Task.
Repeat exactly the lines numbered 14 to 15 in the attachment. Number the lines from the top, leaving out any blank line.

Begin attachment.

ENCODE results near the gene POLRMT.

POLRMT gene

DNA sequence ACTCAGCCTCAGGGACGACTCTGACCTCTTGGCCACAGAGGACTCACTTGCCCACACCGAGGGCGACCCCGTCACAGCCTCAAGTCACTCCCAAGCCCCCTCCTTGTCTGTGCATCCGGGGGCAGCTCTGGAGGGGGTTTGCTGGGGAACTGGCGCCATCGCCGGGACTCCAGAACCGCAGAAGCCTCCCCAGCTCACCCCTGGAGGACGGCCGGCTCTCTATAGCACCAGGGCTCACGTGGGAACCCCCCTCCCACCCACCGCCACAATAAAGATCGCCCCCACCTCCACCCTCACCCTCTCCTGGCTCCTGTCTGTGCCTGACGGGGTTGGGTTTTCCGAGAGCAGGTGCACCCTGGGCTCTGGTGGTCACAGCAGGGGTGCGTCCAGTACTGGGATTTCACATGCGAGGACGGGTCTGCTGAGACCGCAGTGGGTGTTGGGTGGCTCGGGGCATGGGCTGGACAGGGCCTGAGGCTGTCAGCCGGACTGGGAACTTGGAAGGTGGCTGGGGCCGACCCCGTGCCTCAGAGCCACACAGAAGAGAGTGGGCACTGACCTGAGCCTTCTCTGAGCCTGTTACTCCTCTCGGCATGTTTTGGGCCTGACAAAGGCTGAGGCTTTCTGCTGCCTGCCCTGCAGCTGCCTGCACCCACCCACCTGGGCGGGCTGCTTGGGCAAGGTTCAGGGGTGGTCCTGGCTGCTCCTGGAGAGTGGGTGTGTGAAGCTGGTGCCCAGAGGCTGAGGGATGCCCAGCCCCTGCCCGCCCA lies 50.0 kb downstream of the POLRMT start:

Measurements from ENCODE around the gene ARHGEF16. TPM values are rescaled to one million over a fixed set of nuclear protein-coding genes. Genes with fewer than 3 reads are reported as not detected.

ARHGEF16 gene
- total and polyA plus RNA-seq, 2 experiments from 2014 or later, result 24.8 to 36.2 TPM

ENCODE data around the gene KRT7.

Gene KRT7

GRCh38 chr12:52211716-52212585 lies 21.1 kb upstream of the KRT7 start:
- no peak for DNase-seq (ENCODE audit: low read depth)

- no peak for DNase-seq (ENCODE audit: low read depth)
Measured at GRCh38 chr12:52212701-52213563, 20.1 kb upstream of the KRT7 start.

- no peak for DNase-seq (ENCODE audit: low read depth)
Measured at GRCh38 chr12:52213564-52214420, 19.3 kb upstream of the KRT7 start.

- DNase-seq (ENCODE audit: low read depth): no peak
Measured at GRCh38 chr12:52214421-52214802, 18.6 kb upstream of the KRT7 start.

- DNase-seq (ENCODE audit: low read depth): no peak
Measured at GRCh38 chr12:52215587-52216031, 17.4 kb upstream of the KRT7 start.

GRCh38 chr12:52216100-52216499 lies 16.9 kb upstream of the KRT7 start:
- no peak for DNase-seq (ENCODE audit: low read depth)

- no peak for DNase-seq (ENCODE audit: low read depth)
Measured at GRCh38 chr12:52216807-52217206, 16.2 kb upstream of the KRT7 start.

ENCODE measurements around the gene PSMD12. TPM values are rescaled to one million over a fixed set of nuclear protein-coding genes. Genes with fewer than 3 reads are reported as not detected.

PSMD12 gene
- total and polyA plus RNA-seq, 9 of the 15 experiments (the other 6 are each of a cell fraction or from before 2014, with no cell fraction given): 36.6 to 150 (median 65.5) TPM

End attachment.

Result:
Measured at GRCh38 chr12:52213564-52214420, 19.3 kb upstream of the KRT7 start.

- DNase-seq (ENCODE audit: low read depth): no peak